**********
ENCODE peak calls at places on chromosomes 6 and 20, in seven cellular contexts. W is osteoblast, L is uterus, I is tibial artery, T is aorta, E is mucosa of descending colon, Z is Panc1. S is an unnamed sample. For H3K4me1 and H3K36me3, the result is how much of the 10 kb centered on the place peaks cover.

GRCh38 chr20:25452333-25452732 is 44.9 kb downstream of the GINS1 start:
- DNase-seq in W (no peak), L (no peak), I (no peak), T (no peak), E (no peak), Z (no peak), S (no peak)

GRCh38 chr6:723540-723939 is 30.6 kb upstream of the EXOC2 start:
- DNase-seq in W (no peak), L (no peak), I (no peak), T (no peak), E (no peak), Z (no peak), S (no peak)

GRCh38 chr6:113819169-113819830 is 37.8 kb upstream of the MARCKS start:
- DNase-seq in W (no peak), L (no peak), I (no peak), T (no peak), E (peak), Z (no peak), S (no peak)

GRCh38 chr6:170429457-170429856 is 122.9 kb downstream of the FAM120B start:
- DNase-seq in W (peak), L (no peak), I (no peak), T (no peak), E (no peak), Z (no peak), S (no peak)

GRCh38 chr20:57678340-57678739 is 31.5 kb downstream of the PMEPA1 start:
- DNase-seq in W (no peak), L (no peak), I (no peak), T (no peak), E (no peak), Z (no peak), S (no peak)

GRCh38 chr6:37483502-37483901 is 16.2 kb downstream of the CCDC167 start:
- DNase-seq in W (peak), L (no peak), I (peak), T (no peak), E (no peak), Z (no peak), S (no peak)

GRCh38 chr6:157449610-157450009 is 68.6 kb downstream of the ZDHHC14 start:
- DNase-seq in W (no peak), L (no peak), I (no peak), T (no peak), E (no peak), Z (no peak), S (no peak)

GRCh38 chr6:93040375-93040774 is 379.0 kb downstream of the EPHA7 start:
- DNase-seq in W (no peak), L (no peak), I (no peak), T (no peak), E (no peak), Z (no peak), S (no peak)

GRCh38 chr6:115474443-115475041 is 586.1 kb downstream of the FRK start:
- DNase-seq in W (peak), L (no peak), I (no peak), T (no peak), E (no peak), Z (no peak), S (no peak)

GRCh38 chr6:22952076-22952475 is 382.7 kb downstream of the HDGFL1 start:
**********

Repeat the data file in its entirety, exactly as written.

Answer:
ENCODE peak calls at places on chromosomes 6 and 20, in seven cellular contexts. W is osteoblast, L is uterus, I is tibial artery, T is aorta, E is mucosa of descending colon, Z is Panc1. S is an unnamed sample. For H3K4me1 and H3K36me3, the result is how much of the 10 kb centered on the place peaks cover.

GRCh38 chr20:25452333-25452732 is 44.9 kb downstream of the GINS1 start:
- DNase-seq in W (no peak), L (no peak), I (no peak), T (no peak), E (no peak), Z (no peak), S (no peak)

GRCh38 chr6:723540-723939 is 30.6 kb upstream of the EXOC2 start:
- DNase-seq in W (no peak), L (no peak), I (no peak), T (no peak), E (no peak), Z (no peak), S (no peak)

GRCh38 chr6:113819169-113819830 is 37.8 kb upstream of the MARCKS start:
- DNase-seq in W (no peak), L (no peak), I (no peak), T (no peak), E (peak), Z (no peak), S (no peak)

GRCh38 chr6:170429457-170429856 is 122.9 kb downstream of the FAM120B start:
- DNase-seq in W (peak), L (no peak), I (no peak), T (no peak), E (no peak), Z (no peak), S (no peak)

GRCh38 chr20:57678340-57678739 is 31.5 kb downstream of the PMEPA1 start:
- DNase-seq in W (no peak), L (no peak), I (no peak), T (no peak), E (no peak), Z (no peak), S (no peak)

GRCh38 chr6:37483502-37483901 is 16.2 kb downstream of the CCDC167 start:
- DNase-seq in W (peak), L (no peak), I (peak), T (no peak), E (no peak), Z (no peak), S (no peak)

GRCh38 chr6:157449610-157450009 is 68.6 kb downstream of the ZDHHC14 start:
- DNase-seq in W (no peak), L (no peak), I (no peak), T (no peak), E (no peak), Z (no peak), S (no peak)

GRCh38 chr6:93040375-93040774 is 379.0 kb downstream of the EPHA7 start:
- DNase-seq in W (no peak), L (no peak), I (no peak), T (no peak), E (no peak), Z (no peak), S (no peak)

GRCh38 chr6:115474443-115475041 is 586.1 kb downstream of the FRK start:
- DNase-seq in W (peak), L (no peak), I (no peak), T (no peak), E (no peak), Z (no peak), S (no peak)

GRCh38 chr6:22952076-22952475 is 382.7 kb downstream of the HDGFL1 start: